I have described the work elsewhere as an attempt to do for the English language something like what Linnaeus did for the botanical world in the 18th century: to provide a well-defined classification scheme that allows anyone, anywhere to assign any given specimen unambiguously to a particular classificatory slot. Focusing on exactness of classification inevitably means that the annotated corpora associated with our work are small, compared to some of those now available, but getting the underlying scheme of classification right is a necessary precondition for developing large annotated collections that allows statistics to be extracted with some confidence that apples have always been counted with apples and oranges with oranges. From our point of view, the explicit annotation scheme is the central output of our research effort, and the corpora that we develop in the process of debugging the annotation scheme should be seen as secondary by-products (though in practice it seems that this scale of priorities is not one which others can easily be persuaded to share).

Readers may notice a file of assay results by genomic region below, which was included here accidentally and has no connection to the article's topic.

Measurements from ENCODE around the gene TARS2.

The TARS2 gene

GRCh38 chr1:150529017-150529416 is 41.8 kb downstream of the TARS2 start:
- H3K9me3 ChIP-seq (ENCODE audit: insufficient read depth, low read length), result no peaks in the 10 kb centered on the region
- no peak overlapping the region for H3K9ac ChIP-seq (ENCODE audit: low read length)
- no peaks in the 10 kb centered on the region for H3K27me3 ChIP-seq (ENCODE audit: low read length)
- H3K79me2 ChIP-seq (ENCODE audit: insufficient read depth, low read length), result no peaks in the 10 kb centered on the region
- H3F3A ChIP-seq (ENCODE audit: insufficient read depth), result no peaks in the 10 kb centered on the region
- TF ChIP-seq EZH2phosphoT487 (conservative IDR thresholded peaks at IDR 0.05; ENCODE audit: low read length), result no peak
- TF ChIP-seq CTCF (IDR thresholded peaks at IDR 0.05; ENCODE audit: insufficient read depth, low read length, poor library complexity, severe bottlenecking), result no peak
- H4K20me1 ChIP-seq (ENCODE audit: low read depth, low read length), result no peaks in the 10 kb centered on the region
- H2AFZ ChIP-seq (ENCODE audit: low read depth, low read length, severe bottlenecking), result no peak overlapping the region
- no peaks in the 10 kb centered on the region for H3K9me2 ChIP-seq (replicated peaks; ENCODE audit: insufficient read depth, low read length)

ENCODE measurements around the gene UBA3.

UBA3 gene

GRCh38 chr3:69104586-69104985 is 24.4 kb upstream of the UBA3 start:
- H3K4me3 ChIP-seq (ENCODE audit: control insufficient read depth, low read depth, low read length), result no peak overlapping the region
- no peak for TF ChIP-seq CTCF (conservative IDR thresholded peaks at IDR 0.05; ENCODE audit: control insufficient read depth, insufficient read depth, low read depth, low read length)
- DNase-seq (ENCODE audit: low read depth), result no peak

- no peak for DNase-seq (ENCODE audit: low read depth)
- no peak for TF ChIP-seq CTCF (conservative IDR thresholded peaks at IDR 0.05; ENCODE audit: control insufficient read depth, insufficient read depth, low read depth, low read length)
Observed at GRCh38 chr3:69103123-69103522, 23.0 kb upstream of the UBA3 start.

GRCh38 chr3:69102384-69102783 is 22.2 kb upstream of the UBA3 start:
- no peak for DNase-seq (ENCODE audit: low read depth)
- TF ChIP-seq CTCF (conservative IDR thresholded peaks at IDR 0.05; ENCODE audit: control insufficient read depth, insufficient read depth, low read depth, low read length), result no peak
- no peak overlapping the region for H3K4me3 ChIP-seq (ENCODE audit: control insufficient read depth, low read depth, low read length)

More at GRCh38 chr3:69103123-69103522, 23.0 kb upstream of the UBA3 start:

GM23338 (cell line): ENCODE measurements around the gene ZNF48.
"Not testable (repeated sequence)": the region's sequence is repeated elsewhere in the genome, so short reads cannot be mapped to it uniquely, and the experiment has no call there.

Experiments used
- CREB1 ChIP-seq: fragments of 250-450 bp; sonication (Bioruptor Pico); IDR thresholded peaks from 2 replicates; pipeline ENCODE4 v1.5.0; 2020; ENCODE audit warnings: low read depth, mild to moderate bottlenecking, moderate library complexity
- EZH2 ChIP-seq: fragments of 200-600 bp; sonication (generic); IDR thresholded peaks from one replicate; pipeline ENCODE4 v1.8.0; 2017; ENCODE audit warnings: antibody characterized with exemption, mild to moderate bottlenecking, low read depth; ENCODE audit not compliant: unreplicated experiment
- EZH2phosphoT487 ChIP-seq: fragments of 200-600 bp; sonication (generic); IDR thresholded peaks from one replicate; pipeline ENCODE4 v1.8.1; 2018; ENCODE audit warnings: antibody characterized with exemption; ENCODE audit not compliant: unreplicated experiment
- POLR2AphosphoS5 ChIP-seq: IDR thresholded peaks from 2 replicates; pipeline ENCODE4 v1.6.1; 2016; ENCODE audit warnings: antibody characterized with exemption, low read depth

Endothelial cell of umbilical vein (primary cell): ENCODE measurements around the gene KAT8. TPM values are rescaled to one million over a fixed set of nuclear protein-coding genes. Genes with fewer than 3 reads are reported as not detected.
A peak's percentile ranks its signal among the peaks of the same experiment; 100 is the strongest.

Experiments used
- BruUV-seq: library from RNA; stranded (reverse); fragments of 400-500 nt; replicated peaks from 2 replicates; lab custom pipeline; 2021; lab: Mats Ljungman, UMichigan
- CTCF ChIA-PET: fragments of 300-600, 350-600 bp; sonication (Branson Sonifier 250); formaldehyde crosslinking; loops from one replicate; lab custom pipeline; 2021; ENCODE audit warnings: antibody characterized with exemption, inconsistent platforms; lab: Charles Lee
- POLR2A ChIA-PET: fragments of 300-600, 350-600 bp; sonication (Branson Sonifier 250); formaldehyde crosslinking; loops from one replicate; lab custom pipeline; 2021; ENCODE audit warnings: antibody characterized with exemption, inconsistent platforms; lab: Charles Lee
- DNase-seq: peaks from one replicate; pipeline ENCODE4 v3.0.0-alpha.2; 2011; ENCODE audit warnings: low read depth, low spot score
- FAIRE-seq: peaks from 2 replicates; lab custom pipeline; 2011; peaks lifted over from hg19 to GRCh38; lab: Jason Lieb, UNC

In this paper I shall first give some examples of the things we are finding out about English language and human linguistic behaviour through our work on samples of different genres, before going on to discuss some of the lessons I draw from this work for the methodology of our discipline.



3          Some discoveries


3.1       Basic sentence types


One of the earliest discoveries to emerge from our treebanking work on written English from the LOB Corpus (Sampson 1987a: 90) related to basic clause structures in English. Linguistic textbooks quite often suggest that the most basic patterns of all include the three-part pattern “subject – transitive verb – object”, and the two-part pattern “ subject – intransitive verb”. For instance, Fromkin & Rodman (1983: 209) quote as their first two examples of English sentence types the sentences the child found the puppy, and the lazy child slept. But treebank data suggested that these patterns are widely different in status. Subject – transitive verb – object is indeed a very frequent pattern; but subject – intransitive verb, as an entire clause, is strikingly infrequent. If the verb of a main clause does not take an object, there is almost always some other constituent, such as an adverbial element, following it – this is so usual that it seems to be a systematic feature of the language. Sentences of the pattern the lazy child slept do occur, but they do not seem to be a basic type in any obvious sense of “basic”.


3.2       Left branching